Scalable Vector Graphics (SVG) Requirements

W3C Working Draft, 29 Oct 1998

This version:
Latest version:
Previous (member only) version:
Jon Ferraiolo, Adobe Systems Incorporated

Status of this document

This document is a work in progress representing the current consensus of the W3C Scalable Vector Graphics Working Group. This draft of the SVG Requirements document has been approved by the SVG working group to be posted for review by W3C members and other interested parties. It is the first public review draft of this document. Publication as a working draft does not imply endorsement by the W3C membership.

Review comments from the public should be sent to www-svg@w3.org, which is an automatically archived email list. Information on how to subscribe to public W3C email lists can be found at http://www.w3.org/Mail/Request.


The W3C has chartered a Scalable Vector Graphics working group to produce a specification for an SVG format, written as a modular XML tagset and usable as an XML namespace, which can be widely implemented in browsers and authoring tools and which is suitable for widespread adoption by the content authoring community as a replacement for many current uses of raster graphics.

This will mean that the graphics in Web documents will be smaller, faster, more interactive, and be displayable on a wider range of device resolutions from small mobile devices through office computer monitors to high resolution printers. This will be a significant advance in Web functionality. Interoperability, both in multiple browsers across multiple platforms and in multiple authoring tools (both read and write), is a prime focus.

The SVG working group decided to solicit public review and feedback at the earliest possible point to best ensure that SVG meets the Web community's needs for a vector graphics language specification. This document reflects early SVG working group discussions on what SVG should and should not be. The working group has not reached consensus on all topics, so the document below sometimes describes particular features as open issues that are still under discussion.

This document lists both SVG Design Goals and SVG Detailed Requirements. The SVG Design Goals describe the high-level objectives which SVG should attempt to achieve. These design goals should also act as the criteria by which proposed features are judged. The SVG Detailed Requirements contains the actual list of proposed features.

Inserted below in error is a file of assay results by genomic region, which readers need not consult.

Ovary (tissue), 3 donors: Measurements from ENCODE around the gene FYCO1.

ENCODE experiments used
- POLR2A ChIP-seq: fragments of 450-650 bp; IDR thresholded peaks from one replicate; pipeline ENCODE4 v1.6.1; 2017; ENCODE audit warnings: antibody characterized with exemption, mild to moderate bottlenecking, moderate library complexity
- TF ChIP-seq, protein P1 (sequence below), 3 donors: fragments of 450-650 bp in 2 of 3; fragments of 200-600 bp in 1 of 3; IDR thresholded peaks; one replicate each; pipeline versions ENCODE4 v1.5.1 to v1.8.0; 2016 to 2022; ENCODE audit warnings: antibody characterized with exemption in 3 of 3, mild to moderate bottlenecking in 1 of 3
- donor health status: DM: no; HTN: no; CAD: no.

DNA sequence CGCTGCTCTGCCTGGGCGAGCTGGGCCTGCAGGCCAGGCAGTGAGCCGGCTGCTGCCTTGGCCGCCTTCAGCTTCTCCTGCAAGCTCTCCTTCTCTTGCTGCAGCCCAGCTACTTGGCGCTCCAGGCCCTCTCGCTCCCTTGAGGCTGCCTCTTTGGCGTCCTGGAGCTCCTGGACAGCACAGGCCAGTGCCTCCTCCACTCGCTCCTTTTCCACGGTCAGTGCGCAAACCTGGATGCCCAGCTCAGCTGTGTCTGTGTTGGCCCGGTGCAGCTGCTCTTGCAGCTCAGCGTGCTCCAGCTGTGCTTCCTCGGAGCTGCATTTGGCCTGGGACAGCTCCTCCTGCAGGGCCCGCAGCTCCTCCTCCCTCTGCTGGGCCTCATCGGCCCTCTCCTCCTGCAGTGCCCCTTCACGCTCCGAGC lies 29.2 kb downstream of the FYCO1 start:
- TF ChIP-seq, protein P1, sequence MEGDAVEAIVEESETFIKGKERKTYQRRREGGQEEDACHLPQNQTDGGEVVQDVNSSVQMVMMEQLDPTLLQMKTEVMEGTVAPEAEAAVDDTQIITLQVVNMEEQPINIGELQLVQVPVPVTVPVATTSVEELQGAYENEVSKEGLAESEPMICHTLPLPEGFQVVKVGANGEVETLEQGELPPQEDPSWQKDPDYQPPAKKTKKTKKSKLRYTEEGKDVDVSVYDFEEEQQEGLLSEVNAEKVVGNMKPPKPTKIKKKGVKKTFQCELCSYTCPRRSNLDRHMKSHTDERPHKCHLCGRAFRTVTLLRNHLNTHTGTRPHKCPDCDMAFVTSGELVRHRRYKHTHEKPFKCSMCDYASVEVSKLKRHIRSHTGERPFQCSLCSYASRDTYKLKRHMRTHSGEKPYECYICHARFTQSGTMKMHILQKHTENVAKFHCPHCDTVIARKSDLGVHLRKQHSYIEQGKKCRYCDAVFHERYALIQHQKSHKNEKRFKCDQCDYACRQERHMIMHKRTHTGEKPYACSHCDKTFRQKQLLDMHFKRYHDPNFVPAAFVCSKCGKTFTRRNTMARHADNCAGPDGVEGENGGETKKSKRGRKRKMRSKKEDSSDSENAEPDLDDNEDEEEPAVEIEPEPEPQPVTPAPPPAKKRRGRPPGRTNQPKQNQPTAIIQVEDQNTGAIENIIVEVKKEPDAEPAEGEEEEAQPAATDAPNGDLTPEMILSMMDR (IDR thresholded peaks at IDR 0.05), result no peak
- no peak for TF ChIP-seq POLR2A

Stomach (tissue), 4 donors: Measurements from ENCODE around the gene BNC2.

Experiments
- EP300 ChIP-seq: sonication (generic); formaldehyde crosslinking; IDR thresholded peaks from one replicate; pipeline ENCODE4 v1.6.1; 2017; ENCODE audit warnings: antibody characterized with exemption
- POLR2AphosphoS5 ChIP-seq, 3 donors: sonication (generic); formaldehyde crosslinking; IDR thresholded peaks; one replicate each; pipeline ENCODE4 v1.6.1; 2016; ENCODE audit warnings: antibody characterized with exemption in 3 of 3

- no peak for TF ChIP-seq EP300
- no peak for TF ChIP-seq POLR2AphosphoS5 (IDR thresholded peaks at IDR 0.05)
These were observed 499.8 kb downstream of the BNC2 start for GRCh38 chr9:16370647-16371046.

A first draft of the detailed specification for SVG will be made available a couple of months after the posting of this requirements document for public review. The specification will be developed largely by looking at:

The home page for the W3C graphics activity is http://www.w3.org/Graphics/Activity.

Table of Contents

SVG Design Goals

Open specification

Widely implemented and supported

Relationship to other Web standards efforts

Graphics features

Interactivity and Dynamic Behaviors

Interchange features

SVG Detailed Requirements

General requirements

  1. Consistent visual results and behaviors across implementations
  2. Elegant, uniform, complete and consistent
  3. Packaging
  4. Performance
  5. Alternate representations
  6. Backward compatibility
  7. Well internationalized
  8. Accessibility features

Graphical facilities

  1. Vector graphics shapes
  2. Text data
  3. Image data
  4. Color support
  5. Transparency support
  6. Grouping and layering
  7. Template objects/symbols
  8. Fill options
  9. Stroke options
  10. Transformations
  11. Coordinate systems, relationship to CSS positioning
  12. Antialiasing
  13. Stenciling and masking
  14. Client-side filter effects such as shadowing
  15. Compositing
  16. CSS support
  17. Connectable reference points
  18. Parameter substitution and formulas
  19. Print control


  1. Zoom and pan
  2. Links
  3. Event handling
  4. Object selection, clipboard
  5. DOM access
  6. Animation


  1. Inclusion of private data (metadata)
  2. Extensibility
  3. Embedded fonts and images

SVG Design Goals

The following are the Design Goals for SVG. Besides providing a set of high-level objectives for SVG, these goals act as the criteria by which proposed features are judged. Thus, the features list shown below under SVG Detailed Requirements should reflect the higher-level goals listed here.

These SVG Design Goals are not listed in any particular order. It is recognized that some of the goals might conflict or be unachievable and that tradeoffs will need to be made.